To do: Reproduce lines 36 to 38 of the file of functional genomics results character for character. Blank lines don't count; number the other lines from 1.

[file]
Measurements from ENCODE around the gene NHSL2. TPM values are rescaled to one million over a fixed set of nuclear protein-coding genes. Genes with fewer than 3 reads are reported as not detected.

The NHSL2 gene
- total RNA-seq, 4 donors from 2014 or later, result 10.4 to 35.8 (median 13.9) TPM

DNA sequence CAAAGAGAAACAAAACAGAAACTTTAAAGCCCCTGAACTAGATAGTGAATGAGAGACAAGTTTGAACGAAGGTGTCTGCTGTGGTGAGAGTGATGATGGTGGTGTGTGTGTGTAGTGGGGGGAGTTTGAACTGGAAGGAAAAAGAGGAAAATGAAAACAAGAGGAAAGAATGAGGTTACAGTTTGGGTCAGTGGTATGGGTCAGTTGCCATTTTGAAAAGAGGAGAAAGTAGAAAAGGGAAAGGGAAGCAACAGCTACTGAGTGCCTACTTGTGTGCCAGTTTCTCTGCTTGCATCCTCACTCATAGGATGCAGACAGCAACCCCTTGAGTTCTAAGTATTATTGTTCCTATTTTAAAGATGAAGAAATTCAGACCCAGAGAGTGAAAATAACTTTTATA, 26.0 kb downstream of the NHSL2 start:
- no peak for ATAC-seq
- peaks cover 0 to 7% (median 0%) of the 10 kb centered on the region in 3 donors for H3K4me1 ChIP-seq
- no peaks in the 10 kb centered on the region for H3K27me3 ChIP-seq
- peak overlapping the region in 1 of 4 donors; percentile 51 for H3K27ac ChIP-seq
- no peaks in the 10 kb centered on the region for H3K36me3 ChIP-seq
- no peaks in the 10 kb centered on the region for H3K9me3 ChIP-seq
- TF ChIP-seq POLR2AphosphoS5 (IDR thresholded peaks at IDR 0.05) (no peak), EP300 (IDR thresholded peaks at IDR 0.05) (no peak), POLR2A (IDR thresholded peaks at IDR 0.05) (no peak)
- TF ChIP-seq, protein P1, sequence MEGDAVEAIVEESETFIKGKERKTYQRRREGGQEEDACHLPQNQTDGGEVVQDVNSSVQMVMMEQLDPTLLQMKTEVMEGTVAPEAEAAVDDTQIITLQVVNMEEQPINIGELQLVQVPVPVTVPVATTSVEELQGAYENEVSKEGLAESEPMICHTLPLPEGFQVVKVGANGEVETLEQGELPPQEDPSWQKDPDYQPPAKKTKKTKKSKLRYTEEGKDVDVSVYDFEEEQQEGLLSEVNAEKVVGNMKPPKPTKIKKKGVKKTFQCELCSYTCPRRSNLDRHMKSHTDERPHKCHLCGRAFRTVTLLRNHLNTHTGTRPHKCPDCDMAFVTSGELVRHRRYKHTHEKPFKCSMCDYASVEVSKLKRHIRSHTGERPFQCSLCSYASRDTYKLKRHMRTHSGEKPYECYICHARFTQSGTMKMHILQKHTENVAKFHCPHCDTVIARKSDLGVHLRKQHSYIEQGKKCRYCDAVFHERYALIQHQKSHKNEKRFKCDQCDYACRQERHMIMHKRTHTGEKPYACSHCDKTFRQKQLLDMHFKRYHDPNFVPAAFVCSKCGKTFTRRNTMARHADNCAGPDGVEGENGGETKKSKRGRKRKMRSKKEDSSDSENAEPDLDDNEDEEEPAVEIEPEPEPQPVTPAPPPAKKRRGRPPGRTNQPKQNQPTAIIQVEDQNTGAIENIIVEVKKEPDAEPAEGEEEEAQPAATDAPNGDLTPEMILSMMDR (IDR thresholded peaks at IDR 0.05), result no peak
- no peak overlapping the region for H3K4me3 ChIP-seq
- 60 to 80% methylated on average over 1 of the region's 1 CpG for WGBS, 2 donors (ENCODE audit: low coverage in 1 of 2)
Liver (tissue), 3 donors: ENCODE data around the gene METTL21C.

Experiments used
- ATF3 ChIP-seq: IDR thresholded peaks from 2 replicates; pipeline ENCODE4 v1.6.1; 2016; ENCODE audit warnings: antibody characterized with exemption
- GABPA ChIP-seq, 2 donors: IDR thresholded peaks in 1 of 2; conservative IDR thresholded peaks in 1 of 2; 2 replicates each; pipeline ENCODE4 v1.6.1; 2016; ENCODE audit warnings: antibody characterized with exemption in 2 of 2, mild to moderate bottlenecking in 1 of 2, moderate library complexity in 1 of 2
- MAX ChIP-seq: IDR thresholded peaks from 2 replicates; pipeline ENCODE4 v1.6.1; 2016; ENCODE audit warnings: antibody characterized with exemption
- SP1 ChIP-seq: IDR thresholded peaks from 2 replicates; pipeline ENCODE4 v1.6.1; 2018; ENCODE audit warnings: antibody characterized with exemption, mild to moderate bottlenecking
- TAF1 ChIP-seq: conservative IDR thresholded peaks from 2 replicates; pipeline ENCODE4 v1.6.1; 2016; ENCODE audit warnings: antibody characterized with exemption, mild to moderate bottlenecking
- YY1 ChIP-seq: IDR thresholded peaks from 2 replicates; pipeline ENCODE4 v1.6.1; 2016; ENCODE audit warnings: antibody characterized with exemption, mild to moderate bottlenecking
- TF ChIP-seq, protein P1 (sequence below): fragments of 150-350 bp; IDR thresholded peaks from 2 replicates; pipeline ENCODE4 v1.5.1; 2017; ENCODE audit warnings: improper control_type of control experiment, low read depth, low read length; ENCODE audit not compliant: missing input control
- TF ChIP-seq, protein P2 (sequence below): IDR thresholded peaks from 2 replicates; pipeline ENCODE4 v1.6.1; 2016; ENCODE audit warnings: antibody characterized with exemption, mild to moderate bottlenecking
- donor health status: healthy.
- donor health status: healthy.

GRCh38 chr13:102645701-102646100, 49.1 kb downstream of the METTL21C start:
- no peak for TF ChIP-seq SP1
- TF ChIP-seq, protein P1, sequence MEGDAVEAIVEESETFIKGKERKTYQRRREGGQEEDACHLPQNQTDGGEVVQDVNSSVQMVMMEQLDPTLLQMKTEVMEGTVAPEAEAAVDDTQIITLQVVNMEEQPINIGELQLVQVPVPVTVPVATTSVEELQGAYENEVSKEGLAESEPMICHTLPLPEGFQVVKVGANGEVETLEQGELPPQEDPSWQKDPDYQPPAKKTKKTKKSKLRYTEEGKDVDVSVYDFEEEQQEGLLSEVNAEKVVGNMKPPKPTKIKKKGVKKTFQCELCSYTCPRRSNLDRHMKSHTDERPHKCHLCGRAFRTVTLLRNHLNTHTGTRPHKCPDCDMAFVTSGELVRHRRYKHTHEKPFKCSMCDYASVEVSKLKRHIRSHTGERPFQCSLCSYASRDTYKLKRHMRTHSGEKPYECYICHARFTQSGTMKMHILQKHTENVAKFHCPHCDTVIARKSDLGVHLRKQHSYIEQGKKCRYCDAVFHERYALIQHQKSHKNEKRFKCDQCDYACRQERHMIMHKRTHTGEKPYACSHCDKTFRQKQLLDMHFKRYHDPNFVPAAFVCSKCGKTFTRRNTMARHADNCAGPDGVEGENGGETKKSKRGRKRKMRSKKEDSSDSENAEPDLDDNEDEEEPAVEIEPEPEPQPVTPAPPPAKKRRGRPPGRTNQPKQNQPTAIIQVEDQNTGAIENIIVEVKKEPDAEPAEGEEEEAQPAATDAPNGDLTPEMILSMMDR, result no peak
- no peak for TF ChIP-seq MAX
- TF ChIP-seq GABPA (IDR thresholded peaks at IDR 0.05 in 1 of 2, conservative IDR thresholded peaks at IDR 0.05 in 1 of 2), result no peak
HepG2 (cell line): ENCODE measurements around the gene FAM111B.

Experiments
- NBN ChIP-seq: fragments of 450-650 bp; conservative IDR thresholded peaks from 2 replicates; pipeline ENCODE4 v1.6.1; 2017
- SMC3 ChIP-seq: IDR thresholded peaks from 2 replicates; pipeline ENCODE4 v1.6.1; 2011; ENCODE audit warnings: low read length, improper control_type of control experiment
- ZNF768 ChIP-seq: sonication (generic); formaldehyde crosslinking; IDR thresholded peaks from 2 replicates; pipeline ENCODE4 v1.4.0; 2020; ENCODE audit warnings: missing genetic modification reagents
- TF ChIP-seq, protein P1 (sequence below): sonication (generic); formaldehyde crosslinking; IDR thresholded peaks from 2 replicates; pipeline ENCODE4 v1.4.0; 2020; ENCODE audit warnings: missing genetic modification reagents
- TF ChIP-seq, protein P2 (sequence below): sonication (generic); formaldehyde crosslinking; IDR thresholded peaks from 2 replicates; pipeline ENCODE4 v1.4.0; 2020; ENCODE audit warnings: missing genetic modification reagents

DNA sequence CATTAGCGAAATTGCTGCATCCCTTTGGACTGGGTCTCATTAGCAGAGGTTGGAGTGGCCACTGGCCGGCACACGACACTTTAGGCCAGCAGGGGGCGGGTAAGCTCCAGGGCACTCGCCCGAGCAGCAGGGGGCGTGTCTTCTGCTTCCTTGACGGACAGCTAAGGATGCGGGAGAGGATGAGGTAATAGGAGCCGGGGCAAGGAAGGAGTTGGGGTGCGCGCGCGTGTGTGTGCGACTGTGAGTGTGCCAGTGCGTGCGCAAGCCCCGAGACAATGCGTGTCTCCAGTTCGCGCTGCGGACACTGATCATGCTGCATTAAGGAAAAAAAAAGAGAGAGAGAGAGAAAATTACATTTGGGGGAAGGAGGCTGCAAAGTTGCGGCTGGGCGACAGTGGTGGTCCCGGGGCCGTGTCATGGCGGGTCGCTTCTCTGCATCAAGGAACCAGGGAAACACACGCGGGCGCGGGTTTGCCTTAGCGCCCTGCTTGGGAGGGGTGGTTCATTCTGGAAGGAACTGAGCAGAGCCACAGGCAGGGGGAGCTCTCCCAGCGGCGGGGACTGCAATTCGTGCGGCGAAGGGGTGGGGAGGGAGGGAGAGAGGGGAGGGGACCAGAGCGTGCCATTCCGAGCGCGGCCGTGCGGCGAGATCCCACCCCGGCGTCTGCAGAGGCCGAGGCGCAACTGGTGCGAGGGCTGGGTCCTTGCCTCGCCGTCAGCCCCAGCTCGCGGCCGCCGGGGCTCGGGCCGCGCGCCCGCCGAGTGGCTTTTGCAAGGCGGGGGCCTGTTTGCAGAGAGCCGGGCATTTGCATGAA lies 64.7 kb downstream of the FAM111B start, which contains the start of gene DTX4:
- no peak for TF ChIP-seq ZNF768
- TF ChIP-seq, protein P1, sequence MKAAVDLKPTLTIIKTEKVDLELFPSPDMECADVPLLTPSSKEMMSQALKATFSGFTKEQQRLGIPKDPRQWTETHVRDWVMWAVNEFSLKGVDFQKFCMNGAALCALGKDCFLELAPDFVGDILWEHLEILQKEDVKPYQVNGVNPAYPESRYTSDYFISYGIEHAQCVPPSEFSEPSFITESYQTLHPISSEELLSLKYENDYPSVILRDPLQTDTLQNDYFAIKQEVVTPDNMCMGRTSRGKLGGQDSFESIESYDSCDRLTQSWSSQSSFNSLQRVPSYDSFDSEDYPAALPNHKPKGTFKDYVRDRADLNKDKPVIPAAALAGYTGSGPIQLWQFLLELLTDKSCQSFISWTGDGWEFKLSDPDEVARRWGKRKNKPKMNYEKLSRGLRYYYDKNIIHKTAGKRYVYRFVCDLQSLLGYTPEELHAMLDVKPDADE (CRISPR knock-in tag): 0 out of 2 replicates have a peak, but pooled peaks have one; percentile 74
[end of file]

- ZNF768 ChIP-seq: sonication (generic); formaldehyde crosslinking; IDR thresholded peaks from 2 replicates; pipeline ENCODE4 v1.4.0; 2020; ENCODE audit warnings: missing genetic modification reagents
- TF ChIP-seq, protein P1 (sequence below): sonication (generic); formaldehyde crosslinking; IDR thresholded peaks from 2 replicates; pipeline ENCODE4 v1.4.0; 2020; ENCODE audit warnings: missing genetic modification reagents
- TF ChIP-seq, protein P2 (sequence below): sonication (generic); formaldehyde crosslinking; IDR thresholded peaks from 2 replicates; pipeline ENCODE4 v1.4.0; 2020; ENCODE audit warnings: missing genetic modification reagents